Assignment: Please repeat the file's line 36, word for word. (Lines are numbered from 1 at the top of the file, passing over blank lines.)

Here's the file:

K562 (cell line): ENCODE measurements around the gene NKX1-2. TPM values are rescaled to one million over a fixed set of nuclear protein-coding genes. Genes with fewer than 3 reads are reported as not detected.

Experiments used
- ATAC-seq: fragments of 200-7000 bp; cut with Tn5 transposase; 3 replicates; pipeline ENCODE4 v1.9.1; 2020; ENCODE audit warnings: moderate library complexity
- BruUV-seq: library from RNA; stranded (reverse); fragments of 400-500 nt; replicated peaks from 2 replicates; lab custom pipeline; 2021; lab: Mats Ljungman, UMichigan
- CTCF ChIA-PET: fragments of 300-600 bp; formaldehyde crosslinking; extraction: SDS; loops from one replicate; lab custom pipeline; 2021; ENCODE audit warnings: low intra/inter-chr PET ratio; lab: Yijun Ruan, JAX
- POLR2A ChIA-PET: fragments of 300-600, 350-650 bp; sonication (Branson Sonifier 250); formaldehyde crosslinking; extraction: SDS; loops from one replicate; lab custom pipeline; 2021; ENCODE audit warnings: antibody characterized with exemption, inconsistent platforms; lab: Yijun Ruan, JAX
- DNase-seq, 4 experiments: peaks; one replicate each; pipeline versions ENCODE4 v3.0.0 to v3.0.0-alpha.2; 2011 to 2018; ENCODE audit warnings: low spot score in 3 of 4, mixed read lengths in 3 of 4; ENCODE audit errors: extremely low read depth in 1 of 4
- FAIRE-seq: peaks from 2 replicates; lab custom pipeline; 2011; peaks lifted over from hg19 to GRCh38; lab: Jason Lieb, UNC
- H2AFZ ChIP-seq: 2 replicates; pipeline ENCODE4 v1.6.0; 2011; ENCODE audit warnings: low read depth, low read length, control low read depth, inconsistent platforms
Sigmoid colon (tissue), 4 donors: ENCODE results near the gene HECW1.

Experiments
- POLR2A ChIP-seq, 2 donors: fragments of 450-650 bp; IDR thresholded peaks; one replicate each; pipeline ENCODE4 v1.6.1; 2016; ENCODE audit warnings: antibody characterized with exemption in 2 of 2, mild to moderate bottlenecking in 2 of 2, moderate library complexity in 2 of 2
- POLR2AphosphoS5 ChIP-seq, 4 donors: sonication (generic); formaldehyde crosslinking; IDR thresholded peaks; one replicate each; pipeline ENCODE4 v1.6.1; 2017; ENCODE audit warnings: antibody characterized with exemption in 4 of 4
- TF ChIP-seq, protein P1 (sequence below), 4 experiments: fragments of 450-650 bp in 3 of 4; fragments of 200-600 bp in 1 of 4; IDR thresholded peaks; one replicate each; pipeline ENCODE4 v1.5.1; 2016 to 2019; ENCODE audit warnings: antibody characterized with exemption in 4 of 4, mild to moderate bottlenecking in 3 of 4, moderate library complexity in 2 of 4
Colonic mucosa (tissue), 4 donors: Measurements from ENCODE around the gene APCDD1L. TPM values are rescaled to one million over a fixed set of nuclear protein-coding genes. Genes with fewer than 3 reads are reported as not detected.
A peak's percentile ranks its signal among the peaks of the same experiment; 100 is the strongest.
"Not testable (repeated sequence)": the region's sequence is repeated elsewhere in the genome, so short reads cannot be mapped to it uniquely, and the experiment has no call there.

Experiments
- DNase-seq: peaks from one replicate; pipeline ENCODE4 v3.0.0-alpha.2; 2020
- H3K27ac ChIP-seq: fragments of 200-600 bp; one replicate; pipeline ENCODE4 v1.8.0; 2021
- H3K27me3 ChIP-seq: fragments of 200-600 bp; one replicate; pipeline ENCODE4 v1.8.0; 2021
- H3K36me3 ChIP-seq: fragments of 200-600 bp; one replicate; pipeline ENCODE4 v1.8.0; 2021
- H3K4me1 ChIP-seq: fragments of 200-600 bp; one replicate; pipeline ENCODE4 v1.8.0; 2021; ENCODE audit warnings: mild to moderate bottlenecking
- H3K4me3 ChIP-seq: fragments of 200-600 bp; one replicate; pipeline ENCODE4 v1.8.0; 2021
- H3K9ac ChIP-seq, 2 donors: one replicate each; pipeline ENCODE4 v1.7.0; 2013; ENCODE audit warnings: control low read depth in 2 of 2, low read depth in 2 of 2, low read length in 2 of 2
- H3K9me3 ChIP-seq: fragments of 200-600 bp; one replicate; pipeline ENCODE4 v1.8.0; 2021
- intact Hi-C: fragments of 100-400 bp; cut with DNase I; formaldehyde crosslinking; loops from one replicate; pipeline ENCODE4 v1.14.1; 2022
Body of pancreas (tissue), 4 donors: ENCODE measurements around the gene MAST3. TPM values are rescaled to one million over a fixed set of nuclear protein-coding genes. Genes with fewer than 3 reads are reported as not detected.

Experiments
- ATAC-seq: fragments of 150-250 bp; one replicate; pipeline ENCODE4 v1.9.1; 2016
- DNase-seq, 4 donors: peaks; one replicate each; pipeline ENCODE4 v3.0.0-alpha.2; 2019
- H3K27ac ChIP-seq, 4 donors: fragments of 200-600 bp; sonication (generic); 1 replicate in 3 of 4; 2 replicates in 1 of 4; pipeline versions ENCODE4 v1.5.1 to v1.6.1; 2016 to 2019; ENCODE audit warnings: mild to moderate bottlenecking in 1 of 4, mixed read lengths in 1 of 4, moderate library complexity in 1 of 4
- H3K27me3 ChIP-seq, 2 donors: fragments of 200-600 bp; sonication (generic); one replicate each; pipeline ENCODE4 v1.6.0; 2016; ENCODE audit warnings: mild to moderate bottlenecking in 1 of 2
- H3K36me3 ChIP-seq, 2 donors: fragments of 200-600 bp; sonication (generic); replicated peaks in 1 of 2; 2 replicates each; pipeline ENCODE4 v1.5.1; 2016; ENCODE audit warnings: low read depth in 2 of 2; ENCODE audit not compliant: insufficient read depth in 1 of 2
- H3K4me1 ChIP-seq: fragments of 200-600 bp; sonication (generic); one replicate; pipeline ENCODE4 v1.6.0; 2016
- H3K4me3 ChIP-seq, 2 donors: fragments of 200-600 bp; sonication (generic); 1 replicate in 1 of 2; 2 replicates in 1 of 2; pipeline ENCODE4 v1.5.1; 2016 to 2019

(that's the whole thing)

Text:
- H3K4me3 ChIP-seq, 2 donors: fragments of 200-600 bp; sonication (generic); 1 replicate in 1 of 2; 2 replicates in 1 of 2; pipeline ENCODE4 v1.5.1; 2016 to 2019